The benefits of vitamin B-12 include its support of the central nervous system, the skin, hair, liver and eyes, according to the University of Maryland Medical Center. However, high levels of vitamin B-12 can imbalance the other B vitamins, which should work in concert. Vitamin B-12 also can cause negative interactions with some medications or be harmful to people with certain diseases.
Vitamin B-12 also helps the body make DNA and RNA, says the University of Maryland Medical Center. B-12 also works with folic acid, also called vitamin B-9, to make red blood cells and help the body use iron more efficiently. The two vitamins also help the body make S-adenosylmethionine, a mood regulator. Along with vitamin B-6, folic acid and vitamin B-12 also regulate levels of homocysteine, high levels of which have been linked with heart disease.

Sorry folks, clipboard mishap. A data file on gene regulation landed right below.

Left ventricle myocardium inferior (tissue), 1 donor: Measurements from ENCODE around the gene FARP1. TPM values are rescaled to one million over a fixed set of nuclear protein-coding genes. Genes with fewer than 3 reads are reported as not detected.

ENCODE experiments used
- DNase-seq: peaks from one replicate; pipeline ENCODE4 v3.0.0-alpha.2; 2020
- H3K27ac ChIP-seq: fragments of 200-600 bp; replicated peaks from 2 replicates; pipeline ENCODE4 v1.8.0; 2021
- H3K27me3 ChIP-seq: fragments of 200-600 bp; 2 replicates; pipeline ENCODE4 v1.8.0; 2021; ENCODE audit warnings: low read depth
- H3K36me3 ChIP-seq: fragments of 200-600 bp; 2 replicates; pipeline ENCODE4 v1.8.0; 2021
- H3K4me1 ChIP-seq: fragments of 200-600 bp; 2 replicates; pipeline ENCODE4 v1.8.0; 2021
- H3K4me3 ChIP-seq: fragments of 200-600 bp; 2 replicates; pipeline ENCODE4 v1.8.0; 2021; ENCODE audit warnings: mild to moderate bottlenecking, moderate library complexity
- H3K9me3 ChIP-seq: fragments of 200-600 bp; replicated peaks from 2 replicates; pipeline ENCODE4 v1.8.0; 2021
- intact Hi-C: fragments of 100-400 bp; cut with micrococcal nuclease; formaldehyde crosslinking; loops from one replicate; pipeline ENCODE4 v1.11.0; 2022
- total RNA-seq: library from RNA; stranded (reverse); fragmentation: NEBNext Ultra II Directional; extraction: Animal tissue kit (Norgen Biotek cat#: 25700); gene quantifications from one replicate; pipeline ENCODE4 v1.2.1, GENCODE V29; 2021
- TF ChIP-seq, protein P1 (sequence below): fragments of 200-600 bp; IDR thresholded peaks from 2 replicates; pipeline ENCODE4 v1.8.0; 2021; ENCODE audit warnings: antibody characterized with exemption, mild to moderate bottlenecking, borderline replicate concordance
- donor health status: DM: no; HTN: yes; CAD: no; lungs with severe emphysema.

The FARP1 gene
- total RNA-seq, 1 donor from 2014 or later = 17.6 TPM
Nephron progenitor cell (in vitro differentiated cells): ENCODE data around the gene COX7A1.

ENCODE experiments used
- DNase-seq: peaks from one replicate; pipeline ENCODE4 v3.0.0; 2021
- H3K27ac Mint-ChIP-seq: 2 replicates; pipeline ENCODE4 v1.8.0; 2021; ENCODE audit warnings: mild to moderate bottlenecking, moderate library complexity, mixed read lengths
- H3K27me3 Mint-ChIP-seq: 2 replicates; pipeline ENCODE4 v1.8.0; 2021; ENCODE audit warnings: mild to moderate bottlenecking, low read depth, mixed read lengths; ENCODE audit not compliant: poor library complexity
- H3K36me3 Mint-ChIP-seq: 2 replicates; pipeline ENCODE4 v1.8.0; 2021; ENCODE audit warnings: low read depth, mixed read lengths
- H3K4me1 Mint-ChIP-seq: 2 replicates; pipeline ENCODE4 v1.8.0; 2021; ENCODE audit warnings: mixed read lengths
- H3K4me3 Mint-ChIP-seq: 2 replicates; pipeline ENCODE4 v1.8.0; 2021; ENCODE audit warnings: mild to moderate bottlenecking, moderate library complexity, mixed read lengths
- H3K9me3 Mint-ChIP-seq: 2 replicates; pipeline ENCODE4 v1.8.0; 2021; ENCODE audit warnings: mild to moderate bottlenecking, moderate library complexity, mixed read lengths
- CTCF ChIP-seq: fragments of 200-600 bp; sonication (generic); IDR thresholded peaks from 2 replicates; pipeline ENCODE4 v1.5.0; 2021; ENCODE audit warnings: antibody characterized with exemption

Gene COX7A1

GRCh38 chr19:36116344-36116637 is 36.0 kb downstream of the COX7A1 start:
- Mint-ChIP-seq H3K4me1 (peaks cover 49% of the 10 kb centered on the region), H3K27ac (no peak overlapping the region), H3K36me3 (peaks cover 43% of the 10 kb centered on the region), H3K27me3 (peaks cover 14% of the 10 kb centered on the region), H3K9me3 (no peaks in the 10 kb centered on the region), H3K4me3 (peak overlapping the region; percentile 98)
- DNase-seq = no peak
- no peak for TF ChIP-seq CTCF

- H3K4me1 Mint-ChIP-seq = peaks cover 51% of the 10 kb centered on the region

People who take other medications, such as chemotherapy drugs, H2 blockers, some diabetes medications, proton pump inhibitors and anti-seizure medicines should consult with their doctors before taking vitamin B-12, advises the University of Maryland Medical Center. Those who suffer from Leber's disease shouldn't take vitamin B12, because it can damage the optic nerve.
Vitamin B-12 is found almost exclusively in animal products, leaving vegans and vegetarians at risk for vitamin B-12 deficiency, states the University of Maryland Medical Center. Older people and others who have low levels of the stomach acid needed to process vitamin B-12 may be at risk of deficiency.